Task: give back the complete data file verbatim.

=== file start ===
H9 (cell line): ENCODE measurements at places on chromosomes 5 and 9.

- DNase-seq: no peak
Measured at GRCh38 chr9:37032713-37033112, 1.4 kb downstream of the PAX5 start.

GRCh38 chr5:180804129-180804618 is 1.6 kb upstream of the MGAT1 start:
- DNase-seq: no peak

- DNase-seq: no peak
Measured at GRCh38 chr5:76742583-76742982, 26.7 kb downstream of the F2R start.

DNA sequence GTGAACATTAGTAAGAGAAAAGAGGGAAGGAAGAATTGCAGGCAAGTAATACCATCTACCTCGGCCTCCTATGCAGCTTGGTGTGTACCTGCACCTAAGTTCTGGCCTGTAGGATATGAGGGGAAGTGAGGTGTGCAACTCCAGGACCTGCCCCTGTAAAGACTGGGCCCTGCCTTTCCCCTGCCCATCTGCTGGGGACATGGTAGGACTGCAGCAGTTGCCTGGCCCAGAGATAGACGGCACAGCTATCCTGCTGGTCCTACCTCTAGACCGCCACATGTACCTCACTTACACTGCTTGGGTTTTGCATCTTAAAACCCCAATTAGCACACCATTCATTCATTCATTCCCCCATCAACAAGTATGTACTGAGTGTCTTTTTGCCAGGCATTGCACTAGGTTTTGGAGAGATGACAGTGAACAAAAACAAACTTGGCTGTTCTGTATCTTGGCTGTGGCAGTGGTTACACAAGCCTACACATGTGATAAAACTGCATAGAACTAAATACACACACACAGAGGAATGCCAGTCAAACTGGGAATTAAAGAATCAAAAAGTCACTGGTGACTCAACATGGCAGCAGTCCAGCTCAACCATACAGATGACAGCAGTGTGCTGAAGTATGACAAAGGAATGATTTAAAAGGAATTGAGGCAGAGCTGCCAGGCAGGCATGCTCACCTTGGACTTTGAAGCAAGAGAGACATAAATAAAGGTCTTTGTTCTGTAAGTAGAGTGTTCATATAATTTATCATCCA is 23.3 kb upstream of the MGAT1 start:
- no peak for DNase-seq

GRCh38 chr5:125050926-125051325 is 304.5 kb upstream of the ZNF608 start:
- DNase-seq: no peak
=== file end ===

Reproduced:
H9 (cell line): ENCODE measurements at places on chromosomes 5 and 9.

- DNase-seq: no peak
Measured at GRCh38 chr9:37032713-37033112, 1.4 kb downstream of the PAX5 start.

GRCh38 chr5:180804129-180804618 is 1.6 kb upstream of the MGAT1 start:
- DNase-seq: no peak

- DNase-seq: no peak
Measured at GRCh38 chr5:76742583-76742982, 26.7 kb downstream of the F2R start.

DNA sequence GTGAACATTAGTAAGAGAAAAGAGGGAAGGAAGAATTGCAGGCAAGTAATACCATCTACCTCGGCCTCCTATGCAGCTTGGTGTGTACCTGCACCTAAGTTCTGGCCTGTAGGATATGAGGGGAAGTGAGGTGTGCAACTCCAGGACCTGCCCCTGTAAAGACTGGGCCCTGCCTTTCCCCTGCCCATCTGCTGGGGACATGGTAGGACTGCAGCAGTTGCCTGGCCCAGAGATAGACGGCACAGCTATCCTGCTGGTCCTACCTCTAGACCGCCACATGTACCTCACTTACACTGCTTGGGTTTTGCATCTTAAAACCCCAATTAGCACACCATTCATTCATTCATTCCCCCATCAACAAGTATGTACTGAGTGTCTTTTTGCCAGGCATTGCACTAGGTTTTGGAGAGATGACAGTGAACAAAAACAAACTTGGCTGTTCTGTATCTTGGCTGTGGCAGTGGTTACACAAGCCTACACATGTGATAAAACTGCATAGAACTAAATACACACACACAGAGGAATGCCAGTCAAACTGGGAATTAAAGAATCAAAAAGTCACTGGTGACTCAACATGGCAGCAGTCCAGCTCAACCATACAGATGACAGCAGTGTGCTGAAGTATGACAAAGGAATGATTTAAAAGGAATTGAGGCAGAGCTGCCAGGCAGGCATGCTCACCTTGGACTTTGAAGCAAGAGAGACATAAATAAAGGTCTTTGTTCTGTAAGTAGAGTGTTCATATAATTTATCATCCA is 23.3 kb upstream of the MGAT1 start:
- no peak for DNase-seq

GRCh38 chr5:125050926-125051325 is 304.5 kb upstream of the ZNF608 start:
- DNase-seq: no peak